Vern looked at his watch, then grinned foolishly as it wasn’t working.  “Hey, guys.  Maybe we’d better be getting back to the ship about now.  They’re probably wondering where we went.  It’s been over an hour – I think.”

Mason cleared his throat.  “Loopy, can you give us any information about Mister VonHassel?  He left kinds sudden like and his wife and daughter are concerned.”

“We are very sorry about that.  Our Chief Engineer got a little overzealous and transported him directly to a conference room without observing any social amenities.  Would you like to see him now?”

Loopy nodded to the Science Officer who went over to the brown square.  She paused and then it lit up showing a scene set in a rather tastefully decorated room with a seating arrangement.  Mister VonHassel was relaxing back in a wide couch facing six or seven Dwee’num of various colorations.  He held what could have been a mixed drink in one of his hands.  He was smiling and waving his other hand.

The Science Officer touched a stud and his voice sounded out.  “...of course.  The power supply then become my biggest concern.  All I had for portability was a battery pack and the more capacity I tried to add, the heavier it got.”  He chuckled.  “It got to the point where I thought I’d have to put wheels on it.”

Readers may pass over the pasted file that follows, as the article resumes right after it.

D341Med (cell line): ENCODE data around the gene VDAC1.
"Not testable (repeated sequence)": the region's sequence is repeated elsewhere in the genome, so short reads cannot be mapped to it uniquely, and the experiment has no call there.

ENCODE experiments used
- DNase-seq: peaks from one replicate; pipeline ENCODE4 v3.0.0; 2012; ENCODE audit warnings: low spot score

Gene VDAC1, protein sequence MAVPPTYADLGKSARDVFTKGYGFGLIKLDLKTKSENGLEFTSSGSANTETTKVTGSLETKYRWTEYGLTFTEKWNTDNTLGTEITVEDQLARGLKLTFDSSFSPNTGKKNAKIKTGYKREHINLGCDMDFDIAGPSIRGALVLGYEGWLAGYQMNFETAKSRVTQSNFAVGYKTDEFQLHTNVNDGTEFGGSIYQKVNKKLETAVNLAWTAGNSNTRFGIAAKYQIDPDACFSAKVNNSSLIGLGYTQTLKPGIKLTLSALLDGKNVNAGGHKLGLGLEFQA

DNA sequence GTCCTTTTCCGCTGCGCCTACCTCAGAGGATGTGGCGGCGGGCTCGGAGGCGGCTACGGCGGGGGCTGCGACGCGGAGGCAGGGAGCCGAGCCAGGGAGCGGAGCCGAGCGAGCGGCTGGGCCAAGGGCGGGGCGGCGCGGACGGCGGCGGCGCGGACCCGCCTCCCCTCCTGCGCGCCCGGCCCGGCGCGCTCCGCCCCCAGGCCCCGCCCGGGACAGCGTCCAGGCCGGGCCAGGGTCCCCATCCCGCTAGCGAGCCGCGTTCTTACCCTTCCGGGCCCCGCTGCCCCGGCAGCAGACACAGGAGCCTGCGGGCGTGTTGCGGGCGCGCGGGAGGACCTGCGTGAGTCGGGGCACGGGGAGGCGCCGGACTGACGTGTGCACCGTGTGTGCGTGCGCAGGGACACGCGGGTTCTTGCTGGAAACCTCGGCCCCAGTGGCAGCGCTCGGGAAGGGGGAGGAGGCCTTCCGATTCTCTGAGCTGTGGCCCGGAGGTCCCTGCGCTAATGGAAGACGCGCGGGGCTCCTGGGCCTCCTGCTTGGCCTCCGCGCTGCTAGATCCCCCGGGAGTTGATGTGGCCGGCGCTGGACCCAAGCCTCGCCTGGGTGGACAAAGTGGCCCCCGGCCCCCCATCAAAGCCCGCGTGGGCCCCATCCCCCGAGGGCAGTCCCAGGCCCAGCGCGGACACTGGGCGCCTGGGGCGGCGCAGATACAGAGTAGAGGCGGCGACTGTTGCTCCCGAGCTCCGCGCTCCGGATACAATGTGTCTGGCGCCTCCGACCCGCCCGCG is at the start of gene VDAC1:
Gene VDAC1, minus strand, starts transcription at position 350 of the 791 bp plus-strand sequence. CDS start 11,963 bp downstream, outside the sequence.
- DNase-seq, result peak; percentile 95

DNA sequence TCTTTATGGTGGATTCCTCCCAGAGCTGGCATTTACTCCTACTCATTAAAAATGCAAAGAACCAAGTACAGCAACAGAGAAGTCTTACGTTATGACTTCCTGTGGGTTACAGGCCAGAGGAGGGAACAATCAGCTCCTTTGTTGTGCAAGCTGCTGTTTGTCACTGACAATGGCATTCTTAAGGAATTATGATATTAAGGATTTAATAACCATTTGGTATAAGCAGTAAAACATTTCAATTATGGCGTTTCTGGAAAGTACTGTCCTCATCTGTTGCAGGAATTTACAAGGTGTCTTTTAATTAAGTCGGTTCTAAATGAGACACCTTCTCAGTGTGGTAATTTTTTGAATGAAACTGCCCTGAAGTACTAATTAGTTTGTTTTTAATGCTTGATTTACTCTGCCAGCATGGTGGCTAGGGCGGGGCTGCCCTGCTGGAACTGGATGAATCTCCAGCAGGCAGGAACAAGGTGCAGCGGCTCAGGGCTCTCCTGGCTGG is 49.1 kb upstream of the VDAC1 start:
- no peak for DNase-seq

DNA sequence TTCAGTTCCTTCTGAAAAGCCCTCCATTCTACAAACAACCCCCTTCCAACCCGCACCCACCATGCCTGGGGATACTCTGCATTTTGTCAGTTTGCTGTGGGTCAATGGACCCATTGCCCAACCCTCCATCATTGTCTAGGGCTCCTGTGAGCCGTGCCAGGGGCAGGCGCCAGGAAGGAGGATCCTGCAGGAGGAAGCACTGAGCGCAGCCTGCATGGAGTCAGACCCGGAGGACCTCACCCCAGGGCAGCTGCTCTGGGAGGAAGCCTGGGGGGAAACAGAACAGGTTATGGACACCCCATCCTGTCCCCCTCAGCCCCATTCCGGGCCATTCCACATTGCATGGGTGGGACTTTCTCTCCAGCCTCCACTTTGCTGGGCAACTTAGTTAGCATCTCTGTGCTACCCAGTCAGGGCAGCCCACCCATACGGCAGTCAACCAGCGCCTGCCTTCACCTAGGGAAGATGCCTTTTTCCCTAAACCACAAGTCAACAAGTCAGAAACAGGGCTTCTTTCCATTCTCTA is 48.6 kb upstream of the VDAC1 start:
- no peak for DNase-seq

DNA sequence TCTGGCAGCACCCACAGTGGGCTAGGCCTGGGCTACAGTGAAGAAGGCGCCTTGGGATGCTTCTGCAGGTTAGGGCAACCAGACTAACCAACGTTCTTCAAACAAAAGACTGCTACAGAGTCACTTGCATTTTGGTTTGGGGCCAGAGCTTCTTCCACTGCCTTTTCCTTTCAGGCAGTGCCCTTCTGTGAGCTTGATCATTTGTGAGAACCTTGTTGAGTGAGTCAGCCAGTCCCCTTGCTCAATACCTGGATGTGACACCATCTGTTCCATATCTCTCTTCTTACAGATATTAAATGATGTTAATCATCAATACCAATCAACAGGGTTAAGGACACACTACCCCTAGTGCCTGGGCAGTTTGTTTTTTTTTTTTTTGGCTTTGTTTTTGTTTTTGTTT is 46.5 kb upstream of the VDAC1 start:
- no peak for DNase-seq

The Dwee’num surrounding Mister VonHassel appeared to find that funny as they showed their teeth and shook their tails.  Loopy turned to the humans.  “It appears he has found a few scientists who are all ears.”

“That’s enough for me.  I guess he’ll come back when he feels like it then.”  Mason turned and looked at the other Dwee’num in the room.  “Thank you for your very cordial introduction to your ship.  We really should be getting back to ours now.”

“Probably a good idea,” said Number Four in Dwee’nish.  She turned and left through the open door.

She thought back at the humans.  “As soon as I close this door, you can open the airlock.  Be sure to close it behind you.”

“Right!  See you later, Loopy.”  Vern tossed off a casual salute.

Loopy left the room and the door clicked shut behind her.  Mason turned to the airlock door and spun the wheel to release the dogs.  They clanked back and he swung the door open.  They crowded onto the small platform while Mason re-dogged the lock, remembering to turn it the right direction this time.

“Well, guys.  We are definitely on another ship it appears.  Now, all we have to do is find out where we are in relation to anything else.”  He turned to look at their yacht.  “Sure is a lot bigger when you’re barely four feet tall.”

As they progressed back along the gangway, they tingled yet again crossing the black spots.  By the time they got back to the railing, they had resumed their proper proportions.  None of them had felt any constriction from their arm bands.  Experimentally, Larry pressed the clasp and it sprang open.  He put the device in his pocket.

Entering the lounge, they were startled to see Captain (No Kidding) Bly staring at them with anger.  “Just where in Neptune’s name did you four get off to?  We’ve searched the ship for probably an hour.”

Oops,’ thought Mason.  ‘Now I’ve done it yet again.